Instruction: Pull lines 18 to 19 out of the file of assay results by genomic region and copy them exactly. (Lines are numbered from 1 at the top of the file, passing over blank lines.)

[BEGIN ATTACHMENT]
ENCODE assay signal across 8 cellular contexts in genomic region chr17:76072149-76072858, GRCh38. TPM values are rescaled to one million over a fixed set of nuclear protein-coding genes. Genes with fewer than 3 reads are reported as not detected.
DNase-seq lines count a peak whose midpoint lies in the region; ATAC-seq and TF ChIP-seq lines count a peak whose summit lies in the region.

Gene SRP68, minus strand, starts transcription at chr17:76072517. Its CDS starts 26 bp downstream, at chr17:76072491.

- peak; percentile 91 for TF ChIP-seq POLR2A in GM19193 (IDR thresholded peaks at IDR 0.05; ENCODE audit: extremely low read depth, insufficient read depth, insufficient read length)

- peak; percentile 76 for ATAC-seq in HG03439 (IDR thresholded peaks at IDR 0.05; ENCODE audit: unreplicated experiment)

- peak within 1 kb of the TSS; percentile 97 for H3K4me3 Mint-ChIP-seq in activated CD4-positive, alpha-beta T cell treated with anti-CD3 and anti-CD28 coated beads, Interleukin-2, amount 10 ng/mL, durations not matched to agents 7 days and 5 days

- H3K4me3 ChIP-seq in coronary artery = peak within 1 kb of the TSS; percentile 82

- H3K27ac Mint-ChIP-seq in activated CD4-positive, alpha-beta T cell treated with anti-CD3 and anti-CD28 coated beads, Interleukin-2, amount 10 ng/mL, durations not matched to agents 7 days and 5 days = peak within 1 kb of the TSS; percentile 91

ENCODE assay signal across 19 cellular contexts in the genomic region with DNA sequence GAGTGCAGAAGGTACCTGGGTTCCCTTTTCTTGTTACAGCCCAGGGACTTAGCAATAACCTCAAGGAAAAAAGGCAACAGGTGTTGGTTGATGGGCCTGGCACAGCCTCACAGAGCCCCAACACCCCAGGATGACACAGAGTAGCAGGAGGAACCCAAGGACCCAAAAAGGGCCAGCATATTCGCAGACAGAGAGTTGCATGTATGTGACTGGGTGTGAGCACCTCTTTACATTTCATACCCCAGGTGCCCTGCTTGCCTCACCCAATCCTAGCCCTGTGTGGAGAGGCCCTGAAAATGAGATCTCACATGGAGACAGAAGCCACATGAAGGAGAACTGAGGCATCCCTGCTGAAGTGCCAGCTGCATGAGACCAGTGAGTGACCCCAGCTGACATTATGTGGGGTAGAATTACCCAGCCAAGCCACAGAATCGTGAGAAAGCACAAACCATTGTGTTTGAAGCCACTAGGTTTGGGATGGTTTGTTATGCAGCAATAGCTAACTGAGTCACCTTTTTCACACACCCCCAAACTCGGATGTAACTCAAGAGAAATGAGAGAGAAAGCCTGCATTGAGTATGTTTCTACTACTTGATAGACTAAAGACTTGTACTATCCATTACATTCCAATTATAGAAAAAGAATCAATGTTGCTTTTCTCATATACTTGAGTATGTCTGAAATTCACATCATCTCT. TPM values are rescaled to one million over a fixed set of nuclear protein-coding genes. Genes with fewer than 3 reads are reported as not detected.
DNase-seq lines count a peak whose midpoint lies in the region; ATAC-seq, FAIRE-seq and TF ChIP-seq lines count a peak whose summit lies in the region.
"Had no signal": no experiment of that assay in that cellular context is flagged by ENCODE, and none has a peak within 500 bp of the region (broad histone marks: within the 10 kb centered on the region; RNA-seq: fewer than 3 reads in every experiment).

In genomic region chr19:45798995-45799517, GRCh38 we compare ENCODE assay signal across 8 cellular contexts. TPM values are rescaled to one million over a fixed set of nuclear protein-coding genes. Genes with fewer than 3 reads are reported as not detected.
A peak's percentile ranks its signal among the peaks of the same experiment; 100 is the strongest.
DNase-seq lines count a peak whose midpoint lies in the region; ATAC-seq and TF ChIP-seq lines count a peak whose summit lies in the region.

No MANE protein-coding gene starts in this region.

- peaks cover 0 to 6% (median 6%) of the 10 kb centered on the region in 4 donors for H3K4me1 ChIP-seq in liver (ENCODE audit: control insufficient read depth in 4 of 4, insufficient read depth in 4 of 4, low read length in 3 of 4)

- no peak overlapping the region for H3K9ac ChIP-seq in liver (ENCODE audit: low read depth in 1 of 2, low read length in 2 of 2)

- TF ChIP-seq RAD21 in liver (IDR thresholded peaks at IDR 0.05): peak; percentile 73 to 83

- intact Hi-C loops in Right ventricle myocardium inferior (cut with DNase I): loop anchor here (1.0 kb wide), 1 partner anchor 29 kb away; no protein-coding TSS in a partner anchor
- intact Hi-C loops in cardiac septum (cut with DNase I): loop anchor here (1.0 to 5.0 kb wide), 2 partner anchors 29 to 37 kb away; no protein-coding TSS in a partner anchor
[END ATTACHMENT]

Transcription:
- TF ChIP-seq RAD21 in liver (IDR thresholded peaks at IDR 0.05): peak; percentile 73 to 83

- intact Hi-C loops in Right ventricle myocardium inferior (cut with DNase I): loop anchor here (1.0 kb wide), 1 partner anchor 29 kb away; no protein-coding TSS in a partner anchor